FIG. 1A is a perspective isometric view of a first preferred embodiment metal/wood stud 100. FIG. 1B is a cross-sectional view of the embodiment 100 of FIG. 1A along arrow AA. Referring to FIGS. 1A-1B, embodiment 100 includes metal forms 110, 120 such as but not limited to 20 gauge steel has been cold-formed in a roll press into a cross-sectional channel J-shape. Each form 110, 120 includes steel web portions 112, 122 that have staggered rows of cutout portions 115, 125 which are of a pressed tooth type triangular shape. Web portions 112, 122 are perpendicular to flanges 116, 126 which include approximately 4 rows of raised V-shaped grooves 117, 127 running longitudinally along the exterior of the flanges 116, 126. Flange returns 118, 128 are perpendicular to flanges 116, 126. Teeth 115, 125 can be hydraulically pressed adjacent the top and bottom rear side 152 of central web board 150. Central web board 150 can be solid wood, OSB, (oriented strand board) plywood and the like, having a thickness of approximately 1/2 an inch. Alternatively, web portions 112, 122 of forms 110, 120 can be fastened to the central web board 150 by nails, screws, staples and the like, or adhesively glued. A finished metal/wood stud 100 can have a length, L1, of approximately 8 feet or longer, height H1 of approximately 3.5 to 5.5 inches, width W1 of approximately 1.5 inches. Web portions 112, 122 can have a height, h1 of approximately 1.125 inches, front plate height, h2 of approximately 0.75 inches, raised grooves R1, of approximately 0.125 inches. A spacing, x1 of approximately 0.125 inches separates each flange 116, 126 from the top and bottom of central web board 150.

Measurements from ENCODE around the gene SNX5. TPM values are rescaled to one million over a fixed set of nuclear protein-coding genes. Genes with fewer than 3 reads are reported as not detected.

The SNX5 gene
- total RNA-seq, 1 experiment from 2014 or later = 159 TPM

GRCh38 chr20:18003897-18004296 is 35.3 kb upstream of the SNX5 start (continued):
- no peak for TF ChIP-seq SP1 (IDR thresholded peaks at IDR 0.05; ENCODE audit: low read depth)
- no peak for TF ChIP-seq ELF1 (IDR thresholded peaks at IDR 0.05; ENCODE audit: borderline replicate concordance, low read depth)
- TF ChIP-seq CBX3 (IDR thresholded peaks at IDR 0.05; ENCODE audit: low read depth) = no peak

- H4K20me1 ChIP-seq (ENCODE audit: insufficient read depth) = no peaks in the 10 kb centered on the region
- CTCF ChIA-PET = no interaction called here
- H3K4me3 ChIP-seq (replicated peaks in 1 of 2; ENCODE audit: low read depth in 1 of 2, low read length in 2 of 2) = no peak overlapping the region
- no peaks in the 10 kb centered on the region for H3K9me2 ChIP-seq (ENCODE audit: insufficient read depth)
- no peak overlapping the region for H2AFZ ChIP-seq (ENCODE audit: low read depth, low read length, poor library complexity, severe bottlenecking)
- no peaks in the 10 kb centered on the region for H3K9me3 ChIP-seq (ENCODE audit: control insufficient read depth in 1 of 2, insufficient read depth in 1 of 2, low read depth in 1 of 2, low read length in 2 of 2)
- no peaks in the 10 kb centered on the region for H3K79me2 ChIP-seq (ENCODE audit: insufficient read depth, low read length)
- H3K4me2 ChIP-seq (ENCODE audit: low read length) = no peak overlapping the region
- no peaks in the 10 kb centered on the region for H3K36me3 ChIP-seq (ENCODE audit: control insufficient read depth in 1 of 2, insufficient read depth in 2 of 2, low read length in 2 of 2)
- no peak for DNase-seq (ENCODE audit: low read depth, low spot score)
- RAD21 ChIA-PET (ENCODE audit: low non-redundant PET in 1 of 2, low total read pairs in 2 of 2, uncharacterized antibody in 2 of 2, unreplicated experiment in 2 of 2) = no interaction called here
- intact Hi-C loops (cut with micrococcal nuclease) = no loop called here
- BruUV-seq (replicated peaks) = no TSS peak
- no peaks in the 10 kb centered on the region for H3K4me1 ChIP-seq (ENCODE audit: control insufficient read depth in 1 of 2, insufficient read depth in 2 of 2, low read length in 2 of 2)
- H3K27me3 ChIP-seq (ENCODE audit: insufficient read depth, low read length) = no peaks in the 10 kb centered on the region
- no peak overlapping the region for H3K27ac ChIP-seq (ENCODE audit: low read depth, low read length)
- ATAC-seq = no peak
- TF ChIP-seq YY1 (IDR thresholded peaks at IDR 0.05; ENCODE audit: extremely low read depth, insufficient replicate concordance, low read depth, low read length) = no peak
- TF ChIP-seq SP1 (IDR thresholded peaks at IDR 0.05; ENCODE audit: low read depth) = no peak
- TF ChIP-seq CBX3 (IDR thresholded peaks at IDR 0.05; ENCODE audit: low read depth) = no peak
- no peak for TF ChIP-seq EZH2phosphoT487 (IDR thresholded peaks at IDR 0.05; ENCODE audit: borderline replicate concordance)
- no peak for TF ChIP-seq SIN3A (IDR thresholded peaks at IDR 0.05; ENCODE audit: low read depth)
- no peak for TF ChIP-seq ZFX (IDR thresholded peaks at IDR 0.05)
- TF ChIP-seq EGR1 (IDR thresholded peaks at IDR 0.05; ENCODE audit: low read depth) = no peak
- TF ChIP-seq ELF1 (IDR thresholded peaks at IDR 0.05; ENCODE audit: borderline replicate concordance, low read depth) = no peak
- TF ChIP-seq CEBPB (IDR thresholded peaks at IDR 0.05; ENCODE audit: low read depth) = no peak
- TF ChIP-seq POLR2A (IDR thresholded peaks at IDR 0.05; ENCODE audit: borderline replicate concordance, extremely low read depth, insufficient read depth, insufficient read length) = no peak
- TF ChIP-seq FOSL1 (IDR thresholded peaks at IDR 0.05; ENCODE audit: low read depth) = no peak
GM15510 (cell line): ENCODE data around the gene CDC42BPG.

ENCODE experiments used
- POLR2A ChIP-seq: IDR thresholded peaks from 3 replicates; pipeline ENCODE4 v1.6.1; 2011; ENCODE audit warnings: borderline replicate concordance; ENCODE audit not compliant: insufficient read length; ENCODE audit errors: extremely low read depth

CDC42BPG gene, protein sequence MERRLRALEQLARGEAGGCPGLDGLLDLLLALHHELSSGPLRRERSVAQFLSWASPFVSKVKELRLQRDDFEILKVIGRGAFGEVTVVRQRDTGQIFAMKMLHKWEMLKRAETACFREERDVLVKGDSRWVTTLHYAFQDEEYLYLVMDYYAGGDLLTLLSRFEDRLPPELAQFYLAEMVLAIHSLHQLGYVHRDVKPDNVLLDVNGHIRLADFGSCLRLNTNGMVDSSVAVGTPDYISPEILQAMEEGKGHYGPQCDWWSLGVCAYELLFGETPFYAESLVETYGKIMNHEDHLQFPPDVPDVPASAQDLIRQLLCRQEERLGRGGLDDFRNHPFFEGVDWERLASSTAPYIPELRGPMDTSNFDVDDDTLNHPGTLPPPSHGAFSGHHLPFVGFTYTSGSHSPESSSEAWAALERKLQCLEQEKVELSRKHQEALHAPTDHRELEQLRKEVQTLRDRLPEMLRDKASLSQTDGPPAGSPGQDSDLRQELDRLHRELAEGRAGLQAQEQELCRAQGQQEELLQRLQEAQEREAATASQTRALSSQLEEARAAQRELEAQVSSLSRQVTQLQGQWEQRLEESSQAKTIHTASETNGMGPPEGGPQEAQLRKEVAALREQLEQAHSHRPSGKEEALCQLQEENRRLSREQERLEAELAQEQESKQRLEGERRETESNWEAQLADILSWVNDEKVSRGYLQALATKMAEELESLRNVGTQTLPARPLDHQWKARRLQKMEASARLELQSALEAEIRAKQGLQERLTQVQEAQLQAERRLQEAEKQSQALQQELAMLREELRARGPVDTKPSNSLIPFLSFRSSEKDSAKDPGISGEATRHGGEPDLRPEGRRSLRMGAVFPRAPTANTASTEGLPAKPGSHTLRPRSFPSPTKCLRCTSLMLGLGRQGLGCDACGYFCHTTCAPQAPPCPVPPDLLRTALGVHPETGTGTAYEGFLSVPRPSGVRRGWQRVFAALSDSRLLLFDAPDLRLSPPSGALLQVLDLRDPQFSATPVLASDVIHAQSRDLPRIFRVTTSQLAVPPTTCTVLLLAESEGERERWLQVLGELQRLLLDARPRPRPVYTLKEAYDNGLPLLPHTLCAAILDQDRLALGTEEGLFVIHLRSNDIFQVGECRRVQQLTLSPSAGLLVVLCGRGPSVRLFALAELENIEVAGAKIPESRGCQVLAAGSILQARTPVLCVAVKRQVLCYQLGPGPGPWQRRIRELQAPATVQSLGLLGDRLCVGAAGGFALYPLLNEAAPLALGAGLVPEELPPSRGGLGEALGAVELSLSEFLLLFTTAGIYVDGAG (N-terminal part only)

FIG. 2A is a perspective view of a second preferred embodiment metal/wood stud 200. FIG. 2B is a cross-sectional view of the embodiment 200 of FIG. 2A along arrow BB. Referring to FIGS. 2A-2B, embodiment 200 includes metal forms 210, 220 such as but not limited to 20 gauge steel that has been roll pressed into a cross-sectional channel right-triangular-shape. Each form 210, 220 includes outer web portions 212, 222 that have staggered rows of cut-out portions 213, 223 which are of a pressed tooth type triangular shape. Outer web portions 212, 222 are perpendicular to flanges 214, 224 which include approximately 4 rows of raised V-shaped grooves 215, 225 running longitudinally along their exterior surface. Flange returns 216, 226 are approximately 45 degrees to flanges 214, 224, and are connected to inner web portions 218, 228 each having staggered rows of cut-out portions 219, 229 which also are of the pressed tooth type triangular shape. Teeth 213, 219 and 223, 229 can be firmly pressed adjacent the top and bottom of central web board 250. Central web board 250 can be solid wood, OSB, plywood and the like, having a thickness of approximately 1/2 an inch. Alternatively, web portions 212, 218, 222, 228 can be fastened to the central web board 250 by nails, screws, staples and the like. Outer web portions 212, 222 can have a height, B1 of approximately 1.1625 inches, flanges 214, 224 can have a width, B2 of approximately 1.5 inches, flange returns 216, 226 can have a height, B3 of approximately 0.925 inches and inner web portions 218, 228 can have a height, B4 of approximately 1 inch. A finished metal/wood stud 200 can have the remaining dimensions and spacings similar to the embodiment 100 previously described, except height, B5 can be approximately 5.5 to approximately 7.25 inches.